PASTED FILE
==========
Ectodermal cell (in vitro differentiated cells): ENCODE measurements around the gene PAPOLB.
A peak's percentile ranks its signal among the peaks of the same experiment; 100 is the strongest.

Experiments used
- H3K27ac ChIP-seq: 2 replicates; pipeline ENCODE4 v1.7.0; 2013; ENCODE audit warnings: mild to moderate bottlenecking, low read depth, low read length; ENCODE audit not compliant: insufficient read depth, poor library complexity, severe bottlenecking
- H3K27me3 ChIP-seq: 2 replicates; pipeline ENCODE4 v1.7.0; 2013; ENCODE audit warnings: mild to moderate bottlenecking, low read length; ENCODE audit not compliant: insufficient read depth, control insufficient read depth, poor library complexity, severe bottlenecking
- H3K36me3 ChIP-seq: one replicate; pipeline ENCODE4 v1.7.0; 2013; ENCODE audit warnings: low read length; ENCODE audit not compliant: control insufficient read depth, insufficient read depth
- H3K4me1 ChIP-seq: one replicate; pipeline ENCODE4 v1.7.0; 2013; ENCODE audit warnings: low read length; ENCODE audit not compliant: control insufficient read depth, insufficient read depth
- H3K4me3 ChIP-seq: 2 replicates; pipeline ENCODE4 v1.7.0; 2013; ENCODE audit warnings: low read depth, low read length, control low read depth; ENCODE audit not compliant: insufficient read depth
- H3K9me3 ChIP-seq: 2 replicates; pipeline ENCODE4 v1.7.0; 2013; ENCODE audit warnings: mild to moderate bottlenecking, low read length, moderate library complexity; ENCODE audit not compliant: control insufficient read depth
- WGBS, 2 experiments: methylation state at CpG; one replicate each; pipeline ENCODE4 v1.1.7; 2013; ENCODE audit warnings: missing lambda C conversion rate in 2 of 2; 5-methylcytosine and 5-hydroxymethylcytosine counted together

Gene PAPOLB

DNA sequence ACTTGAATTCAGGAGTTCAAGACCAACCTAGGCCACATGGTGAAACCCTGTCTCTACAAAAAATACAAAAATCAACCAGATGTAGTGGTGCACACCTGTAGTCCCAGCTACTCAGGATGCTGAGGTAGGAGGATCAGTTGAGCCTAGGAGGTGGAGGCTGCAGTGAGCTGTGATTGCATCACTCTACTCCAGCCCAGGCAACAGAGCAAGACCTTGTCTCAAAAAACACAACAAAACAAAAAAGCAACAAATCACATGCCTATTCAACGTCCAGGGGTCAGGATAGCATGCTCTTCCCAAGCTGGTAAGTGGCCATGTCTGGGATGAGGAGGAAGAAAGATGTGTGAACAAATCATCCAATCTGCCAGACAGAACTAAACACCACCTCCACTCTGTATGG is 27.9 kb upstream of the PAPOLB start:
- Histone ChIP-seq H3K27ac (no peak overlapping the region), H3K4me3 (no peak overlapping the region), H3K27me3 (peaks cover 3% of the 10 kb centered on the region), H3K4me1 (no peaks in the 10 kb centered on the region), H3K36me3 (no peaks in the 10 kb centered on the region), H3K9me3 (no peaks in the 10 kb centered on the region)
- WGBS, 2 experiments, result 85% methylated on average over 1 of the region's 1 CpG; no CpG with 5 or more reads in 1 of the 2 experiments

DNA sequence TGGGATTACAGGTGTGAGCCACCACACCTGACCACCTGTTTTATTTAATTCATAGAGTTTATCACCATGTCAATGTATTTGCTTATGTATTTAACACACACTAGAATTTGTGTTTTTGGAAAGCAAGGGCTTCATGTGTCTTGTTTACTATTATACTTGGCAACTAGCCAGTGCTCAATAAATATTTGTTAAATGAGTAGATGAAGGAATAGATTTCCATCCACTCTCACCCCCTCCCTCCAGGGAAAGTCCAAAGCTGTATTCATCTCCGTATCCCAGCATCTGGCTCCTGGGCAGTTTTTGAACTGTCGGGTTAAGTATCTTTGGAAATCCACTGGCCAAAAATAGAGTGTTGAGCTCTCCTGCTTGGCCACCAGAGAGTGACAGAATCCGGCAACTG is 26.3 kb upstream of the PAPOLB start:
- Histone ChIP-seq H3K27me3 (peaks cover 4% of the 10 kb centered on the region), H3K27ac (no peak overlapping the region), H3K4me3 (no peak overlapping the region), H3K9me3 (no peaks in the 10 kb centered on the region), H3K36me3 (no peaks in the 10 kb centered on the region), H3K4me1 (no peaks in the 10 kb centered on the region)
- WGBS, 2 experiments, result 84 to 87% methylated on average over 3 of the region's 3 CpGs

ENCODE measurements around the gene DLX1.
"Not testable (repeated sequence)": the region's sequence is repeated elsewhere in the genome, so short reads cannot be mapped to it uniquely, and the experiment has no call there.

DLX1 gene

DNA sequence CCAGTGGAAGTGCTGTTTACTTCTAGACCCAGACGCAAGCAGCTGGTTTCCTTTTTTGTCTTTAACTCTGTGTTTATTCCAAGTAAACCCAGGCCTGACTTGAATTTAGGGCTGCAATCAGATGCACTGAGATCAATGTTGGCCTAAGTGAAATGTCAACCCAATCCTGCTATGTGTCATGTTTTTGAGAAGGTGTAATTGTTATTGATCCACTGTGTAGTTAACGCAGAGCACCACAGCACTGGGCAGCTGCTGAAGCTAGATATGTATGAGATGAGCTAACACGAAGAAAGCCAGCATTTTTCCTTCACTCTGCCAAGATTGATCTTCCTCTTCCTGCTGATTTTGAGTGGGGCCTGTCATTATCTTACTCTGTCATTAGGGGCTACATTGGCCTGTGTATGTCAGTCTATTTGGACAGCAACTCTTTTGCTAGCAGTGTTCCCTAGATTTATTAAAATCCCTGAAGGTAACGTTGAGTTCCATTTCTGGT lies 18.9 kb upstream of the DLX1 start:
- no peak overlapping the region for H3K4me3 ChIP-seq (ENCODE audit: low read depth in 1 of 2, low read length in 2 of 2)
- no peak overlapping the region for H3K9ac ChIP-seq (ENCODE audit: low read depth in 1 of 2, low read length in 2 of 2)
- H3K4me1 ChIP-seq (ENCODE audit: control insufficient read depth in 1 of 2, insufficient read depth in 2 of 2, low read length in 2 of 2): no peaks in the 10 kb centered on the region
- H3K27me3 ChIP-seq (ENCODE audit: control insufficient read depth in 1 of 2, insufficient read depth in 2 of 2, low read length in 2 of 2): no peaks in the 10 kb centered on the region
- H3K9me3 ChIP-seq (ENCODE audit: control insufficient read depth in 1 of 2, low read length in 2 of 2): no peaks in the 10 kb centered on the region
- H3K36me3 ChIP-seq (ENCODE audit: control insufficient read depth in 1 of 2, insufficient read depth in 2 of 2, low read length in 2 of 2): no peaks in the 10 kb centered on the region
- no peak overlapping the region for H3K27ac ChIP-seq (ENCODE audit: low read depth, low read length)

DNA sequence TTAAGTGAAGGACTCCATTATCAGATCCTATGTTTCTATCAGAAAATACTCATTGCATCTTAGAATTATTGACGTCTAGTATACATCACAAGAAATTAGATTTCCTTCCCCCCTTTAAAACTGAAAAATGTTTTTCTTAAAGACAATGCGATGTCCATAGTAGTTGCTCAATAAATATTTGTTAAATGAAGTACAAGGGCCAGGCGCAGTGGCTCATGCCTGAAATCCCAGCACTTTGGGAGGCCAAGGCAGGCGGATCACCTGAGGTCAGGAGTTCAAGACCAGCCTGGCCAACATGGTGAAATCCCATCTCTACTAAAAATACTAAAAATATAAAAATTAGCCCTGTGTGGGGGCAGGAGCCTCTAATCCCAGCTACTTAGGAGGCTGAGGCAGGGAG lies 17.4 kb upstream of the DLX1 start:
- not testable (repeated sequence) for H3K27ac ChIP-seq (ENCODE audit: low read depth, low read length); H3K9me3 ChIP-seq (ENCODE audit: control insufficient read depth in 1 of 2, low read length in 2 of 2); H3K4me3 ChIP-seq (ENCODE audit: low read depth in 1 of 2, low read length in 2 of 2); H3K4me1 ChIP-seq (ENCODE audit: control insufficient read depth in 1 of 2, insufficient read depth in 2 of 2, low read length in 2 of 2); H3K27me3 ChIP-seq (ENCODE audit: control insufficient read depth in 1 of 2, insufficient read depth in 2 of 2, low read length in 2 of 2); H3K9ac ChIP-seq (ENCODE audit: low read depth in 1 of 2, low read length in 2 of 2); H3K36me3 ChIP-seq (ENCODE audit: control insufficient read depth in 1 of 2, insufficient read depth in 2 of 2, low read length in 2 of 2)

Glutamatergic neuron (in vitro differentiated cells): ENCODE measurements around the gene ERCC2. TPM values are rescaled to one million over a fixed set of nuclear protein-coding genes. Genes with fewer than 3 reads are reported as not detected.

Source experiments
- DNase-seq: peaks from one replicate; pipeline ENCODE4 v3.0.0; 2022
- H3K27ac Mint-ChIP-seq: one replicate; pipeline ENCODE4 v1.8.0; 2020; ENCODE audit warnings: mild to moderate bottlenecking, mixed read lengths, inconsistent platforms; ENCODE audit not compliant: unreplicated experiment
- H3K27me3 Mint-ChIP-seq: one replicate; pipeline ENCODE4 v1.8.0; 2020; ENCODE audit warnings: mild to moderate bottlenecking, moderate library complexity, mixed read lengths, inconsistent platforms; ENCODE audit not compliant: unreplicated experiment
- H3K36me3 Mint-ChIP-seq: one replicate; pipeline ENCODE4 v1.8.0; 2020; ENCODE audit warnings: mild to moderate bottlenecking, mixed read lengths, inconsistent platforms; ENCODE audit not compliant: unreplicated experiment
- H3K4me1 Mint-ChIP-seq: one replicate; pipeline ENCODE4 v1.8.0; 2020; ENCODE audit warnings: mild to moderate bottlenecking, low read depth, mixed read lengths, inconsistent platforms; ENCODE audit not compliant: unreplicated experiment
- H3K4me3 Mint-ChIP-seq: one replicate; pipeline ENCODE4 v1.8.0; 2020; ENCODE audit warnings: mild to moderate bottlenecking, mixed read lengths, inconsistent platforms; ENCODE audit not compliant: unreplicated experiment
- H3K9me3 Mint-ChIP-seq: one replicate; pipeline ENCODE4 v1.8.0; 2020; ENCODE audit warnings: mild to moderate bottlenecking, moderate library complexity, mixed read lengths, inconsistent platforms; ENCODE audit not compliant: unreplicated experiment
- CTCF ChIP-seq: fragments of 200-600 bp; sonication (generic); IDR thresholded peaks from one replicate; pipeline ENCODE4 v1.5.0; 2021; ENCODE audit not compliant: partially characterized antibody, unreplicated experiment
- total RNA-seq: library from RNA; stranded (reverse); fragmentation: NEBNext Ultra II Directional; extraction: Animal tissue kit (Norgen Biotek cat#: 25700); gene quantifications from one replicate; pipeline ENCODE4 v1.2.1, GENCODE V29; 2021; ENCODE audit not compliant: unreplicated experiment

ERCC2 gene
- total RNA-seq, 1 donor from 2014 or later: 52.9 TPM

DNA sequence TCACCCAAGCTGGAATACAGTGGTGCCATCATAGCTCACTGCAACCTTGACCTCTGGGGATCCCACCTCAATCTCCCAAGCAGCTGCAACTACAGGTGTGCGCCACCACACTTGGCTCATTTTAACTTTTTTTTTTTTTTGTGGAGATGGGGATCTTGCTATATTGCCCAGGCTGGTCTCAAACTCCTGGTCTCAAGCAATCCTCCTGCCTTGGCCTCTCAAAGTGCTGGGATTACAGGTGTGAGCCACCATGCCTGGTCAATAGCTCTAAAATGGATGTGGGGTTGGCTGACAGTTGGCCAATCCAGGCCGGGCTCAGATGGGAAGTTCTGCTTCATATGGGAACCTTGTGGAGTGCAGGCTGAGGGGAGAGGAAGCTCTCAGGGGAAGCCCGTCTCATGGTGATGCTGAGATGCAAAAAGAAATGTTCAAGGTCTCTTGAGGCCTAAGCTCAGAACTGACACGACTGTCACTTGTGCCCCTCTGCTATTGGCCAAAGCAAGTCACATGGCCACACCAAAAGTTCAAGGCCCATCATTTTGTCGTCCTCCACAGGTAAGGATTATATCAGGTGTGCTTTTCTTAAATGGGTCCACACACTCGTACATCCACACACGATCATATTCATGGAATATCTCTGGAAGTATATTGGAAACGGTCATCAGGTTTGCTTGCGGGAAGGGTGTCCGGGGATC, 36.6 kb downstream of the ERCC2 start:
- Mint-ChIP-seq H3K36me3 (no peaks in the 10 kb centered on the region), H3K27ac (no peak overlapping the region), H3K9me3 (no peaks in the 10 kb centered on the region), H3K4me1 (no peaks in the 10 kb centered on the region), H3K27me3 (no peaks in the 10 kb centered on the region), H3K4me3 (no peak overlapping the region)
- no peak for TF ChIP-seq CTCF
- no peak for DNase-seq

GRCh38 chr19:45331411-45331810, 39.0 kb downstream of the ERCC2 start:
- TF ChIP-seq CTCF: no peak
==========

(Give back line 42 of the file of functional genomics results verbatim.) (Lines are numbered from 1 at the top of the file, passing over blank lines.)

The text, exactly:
ERCC2 gene